Things You Didn’t Know about Eggs

· May 31, 2015
So you think you know everything about eggs? Check out our article today and we may surprise you!

Eggs are a very common part of many people’s diet because they offer a lot of nutrients such as vitamins, minerals and proteins. Our bodies can’t produce these nutrients alone, so we have to get them from the foods we eat. Not to mention, eggs are low-calorie. Since eggs are so nutritious, we’ve put together a list of things that you just might not know about eggs!

Eggs are indispensable for people with special dietary needs, such as adolescents, pregnant women, the elderly, vegetarians and people following a low-calorie diet.

Egg color

Something interesting we should know about eggs is that their color is determined by the hen that lays them. If the hen is brown in color, her eggs will be the same color, while a white hen will lay eggs with a white shell. It just depends on genetics.

How to know if an egg is fresh

A raw egg in a container.

Despite what some people may think, figuring out whether or not an egg is fresh is really easy. You simply have to submerge it in water and make sure it doesn’t float.

A healthy way to prepare eggs

When you make fried eggs, you’re adding a lot of fat to the egg, which alters its natural properties, as well as those of the oil or butter. That’s why the best way to prepare eggs is to boil them for about 10 minutes; this will leave all the egg’s original properties intact.

The yolk

A closeup of a fried egg.

Anyone who has ever eaten eggs will have realized that some yolks are brighter than others. This color is a result of the hen’s diet, or whether she was raised in a henhouse, on the ground or in a cage.

Eating eggs when pregnant

It is very important for women to eat eggs while they are pregnant because, thanks to the choline in eggs, they contribute to the baby’s brain development during pregnancy.

Read more: Is Eating Eggs Good or Bad for You?

Benefits of eggs for the elderly

For senior citizens, eggs have the following benefits: they prevent vision loss, which tends to occur as one gets older, as well as muscle loss and cataracts.

Egg production and consumption

Some eggs in a tray.

Approximately 1.2 trillion eggs are produced each year. On average, one person consumes about 173 eggs per year and, though it may seem hard to believe, the Chinese eat about 40% of all eggs!

How many eggs does a hen produce?

People with hens often ask themselves how many eggs the hen will lay. Well, here’s the answer: on average, hens lay between 250 and 270 eggs per year, although in some special cases, they can lay up to 300 eggs per year.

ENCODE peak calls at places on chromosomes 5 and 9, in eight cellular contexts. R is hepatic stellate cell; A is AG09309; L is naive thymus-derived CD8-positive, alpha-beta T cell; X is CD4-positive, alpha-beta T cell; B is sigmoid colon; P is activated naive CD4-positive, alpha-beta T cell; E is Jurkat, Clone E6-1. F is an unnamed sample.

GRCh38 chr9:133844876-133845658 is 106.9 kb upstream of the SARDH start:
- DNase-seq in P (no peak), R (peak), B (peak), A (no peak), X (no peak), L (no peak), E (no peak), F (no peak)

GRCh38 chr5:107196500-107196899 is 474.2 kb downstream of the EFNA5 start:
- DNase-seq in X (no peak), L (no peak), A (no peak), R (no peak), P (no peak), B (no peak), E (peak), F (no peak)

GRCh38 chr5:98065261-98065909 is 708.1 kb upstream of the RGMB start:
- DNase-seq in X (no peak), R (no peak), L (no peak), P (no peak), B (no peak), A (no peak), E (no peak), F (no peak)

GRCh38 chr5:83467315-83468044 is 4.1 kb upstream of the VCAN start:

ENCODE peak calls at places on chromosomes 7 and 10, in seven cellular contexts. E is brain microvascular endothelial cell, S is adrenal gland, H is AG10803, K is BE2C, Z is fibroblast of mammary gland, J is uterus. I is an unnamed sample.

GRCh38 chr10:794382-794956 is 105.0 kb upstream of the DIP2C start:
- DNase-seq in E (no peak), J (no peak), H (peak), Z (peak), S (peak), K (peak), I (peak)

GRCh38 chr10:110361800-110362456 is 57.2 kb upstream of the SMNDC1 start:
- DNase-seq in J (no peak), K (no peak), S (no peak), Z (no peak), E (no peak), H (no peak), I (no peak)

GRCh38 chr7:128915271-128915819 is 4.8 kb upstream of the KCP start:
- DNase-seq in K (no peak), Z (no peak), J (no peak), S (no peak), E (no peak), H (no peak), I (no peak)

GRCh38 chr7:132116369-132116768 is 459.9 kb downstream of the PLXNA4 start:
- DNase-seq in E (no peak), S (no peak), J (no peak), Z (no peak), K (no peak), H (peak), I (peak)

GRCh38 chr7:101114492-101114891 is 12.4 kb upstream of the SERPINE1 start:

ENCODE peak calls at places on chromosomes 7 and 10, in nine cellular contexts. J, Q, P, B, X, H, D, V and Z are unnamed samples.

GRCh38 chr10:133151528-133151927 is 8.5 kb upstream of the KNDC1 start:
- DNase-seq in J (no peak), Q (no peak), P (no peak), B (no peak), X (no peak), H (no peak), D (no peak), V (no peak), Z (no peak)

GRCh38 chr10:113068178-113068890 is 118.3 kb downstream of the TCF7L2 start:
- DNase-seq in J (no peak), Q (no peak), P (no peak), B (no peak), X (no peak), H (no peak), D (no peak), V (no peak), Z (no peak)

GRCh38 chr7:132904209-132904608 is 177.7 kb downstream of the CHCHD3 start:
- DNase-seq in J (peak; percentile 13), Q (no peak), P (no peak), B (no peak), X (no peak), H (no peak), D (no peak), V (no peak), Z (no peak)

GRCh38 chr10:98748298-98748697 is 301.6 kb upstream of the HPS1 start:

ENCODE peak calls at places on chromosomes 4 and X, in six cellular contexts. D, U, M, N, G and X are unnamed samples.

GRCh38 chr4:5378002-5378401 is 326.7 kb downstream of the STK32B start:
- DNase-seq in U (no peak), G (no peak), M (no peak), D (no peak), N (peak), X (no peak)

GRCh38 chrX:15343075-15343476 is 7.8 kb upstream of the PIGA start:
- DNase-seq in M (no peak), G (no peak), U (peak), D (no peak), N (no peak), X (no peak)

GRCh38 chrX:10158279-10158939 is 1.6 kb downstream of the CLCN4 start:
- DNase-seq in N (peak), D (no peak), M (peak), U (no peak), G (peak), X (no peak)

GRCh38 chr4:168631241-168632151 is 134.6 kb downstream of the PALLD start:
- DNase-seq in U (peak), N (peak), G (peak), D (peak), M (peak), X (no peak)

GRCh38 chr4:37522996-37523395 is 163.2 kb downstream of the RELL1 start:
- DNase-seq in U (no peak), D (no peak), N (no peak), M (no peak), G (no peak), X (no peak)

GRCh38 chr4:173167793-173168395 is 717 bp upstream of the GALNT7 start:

Read more: Why You Should Eat Eggs Multiple Times a Week

Egg size

It is often hard to determine why different eggs are large or small. Simply put, it depends on how old the hen is; older hens tend to lay larger eggs.

How long do eggs last?

Someone cracking an egg into a container.

You can eat your eggs whenever you want, as long as you’ve had them for less than ten weeks. After this point, you’re better off throwing them away.

Can you wash eggs?

We don’t recommend washing eggs because this can damage the eggshell, which acts as a barrier for microorganisms that can harm the egg and make you sick. If you need to wash them, that’s okay, but make sure you wait an hour before cooking the egg so you can avoid any potential contamination.

Can you eat eggs if they’re cracked?

This is not recommended, because the cracks allow microorganisms to get into the egg, which can make you sick. Sometimes, an egg has a crack so small that we don’t even realize it’s there, so you should be very careful when preparing eggs so you won’t have any problems afterwards.

Everything you need to know about eggs…

Adding an egg to your diet won’t have any negative effects on your body. However, you should keep in mind that the nutritional properties of eggs depend on the way they are prepared. For example, a boiled egg is much better for you than a fried egg. An egg is a great addition to your daily breakfast!

  • Zeisel, S. H., & Da Costa, K. A. (2009). Choline: An essential nutrient for public health. Nutrition Reviews. https://doi.org/10.1111/j.1753-4887.2009.00246.x
  • Gray, J., & Griffin, B. A. (2013). Eggs: Establishing the nutritional benefits. Nutrition Bulletin. https://doi.org/10.1111/nbu.12066

  • Miranda, J. M., Anton, X., Redondo-Valbuena, C., Roca-Saavedra, P., Rodriguez, J. A., Lamas, A., … Cepeda, A. (2015). Egg and egg-derived foods: Effects on human health and use as functional foods. Nutrients. https://doi.org/10.3390/nu7010706